Personal Loans (if applied before 7/13/19) and Student Loan Forbearance:
What do I need to know?
How does forbearance work?
Loan forbearance is a short-term payment relief solution. It is a period of time where no payments are required although interest accrues. When we offer a COVID-related forbearance through Firstmark, our loan servicer, the term of the loan extends so that you can make the same number of payments that you chose when you started your loan. At the end of the forbearance period, a new, potentially higher monthly payment is calculated that accounts for the accrued interest and unpaid principal.
What does it mean when you say that interest will accrue?
You have a “simple interest” loan. This means that interest is assessed every day. To calculate how much interest is assessed each day, you can multiply your principal balance by your loan’s interest rate and then divide by 365. To see how much interest built up while your loan was in forbearance, multiply that daily interest amount by the number of calendar days since your last payment.
At the end of your forbearance period, we will calculate a new payment amount that is sufficient to repay this interest and your principal balance over the remaining term of your loan.
Why might my payment be higher after my COVID-related forbearance?
Your payment could possibly be higher after a COVID-related forbearance. This is because at the end of your forbearance period, a new payment will be calculated that is enough to repay your total balance with interest, including the interest that built up during your forbearance period. If you had been paying more than your minimum payment before your forbearance, it is possible that your new payment might be lower. If you had been paying your monthly payment, it is likely that your new payment will be higher.
What happens at the end of my forbearance?
Once your forbearance period has ended, your monthly payment will be recalculated to enable you to pay off the balance of your loan by the new final payment date. Note that this new monthly payment may be higher than your previous monthly payment, as it includes the accrued interest over the forbearance period.
What are the downsides of forbearance?
If you were forced to choose between defaulting on your loan or applying for a forbearance, you made a good choice! Forbearance should only be used when needed because it may cost you more in interest. You may also have a higher monthly payment after your forbearance ends.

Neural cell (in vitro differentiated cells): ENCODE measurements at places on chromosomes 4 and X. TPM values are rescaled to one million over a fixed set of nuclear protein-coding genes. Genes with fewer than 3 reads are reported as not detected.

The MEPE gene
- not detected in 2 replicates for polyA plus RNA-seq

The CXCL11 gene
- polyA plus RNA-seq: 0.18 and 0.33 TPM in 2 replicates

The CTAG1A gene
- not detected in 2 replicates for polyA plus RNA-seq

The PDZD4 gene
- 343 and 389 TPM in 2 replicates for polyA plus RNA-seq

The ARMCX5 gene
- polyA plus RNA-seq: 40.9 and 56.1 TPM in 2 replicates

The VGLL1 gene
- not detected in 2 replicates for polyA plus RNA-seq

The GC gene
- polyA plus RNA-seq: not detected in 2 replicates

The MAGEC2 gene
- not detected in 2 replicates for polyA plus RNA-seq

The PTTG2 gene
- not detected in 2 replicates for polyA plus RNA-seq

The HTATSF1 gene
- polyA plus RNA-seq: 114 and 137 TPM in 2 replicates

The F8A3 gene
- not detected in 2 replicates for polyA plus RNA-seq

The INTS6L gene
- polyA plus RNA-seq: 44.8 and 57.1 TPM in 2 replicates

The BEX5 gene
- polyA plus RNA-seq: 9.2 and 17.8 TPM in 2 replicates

Is there anything I can do to minimize the downside of forbearance?
By paying a little extra when you can, you will reduce the amount of interest paid over the life of your loan. Consider rounding up your payment each month, or dedicating a portion of a bonus or tax refund to reduce your balance. Remember you can also prepay your loan without penalty.
Does forbearance get reported to credit reporting agencies?
Yes, we are required to report your account accurately to the credit bureaus. We report the forbearance as a part of our monthly reporting process and code the account as ‘impacted by a natural or declared disaster.’
Can you provide an example of what payments may look like as a result of forbearance?
If you borrowed $25,000 at an 8% interest rate for 10 years, your monthly payment would be $303.32. If you needed to take a 3-month COVID-related forbearance, starting in the 11th month of your loan, this is what you could expect:
- Your monthly payment amount after forbearance would be $309.39, or about $6 per month higher than before the forbearance.
- Your final payment date would be 3 months later than it was prior to the forbearance.
- Your first three monthly payments after forbearance would go towards paying off the interest that accumulated while your loan was in forbearance. There is no reduction to your principal during this time.
- The following factors influence the amount of your payment increase:
- The length of your forbearance
- How far into your loan you were when your forbearance started (the earlier in your loan, the greater the payment change as a result of the fact you pay more in interest upfront versus towards the end of your loan term)
- Your interest rate
- Your loan balance at the start of your forbearance
- The timing of your payments (paying before your monthly due date reduces your interest cost; paying after your monthly due date increases it)
- The amount you decide to pay each month (paying a little extra when you can will reduce the amount of the final payment, although you are not required to do this)
What would happen if I needed a second 3-month COVID forbearance?
Using the above example, here is what you could expect if you took two 3-month extensions:
- Your monthly payment amount after forbearance would be $315.45, or about $12 higher.
- Your final payment date would be 6 months later than it was prior to the forbearance.
- Your first five monthly payments after forbearance would go towards paying off the interest that accumulated while your loan was in forbearance. There is no reduction to your principal during this time.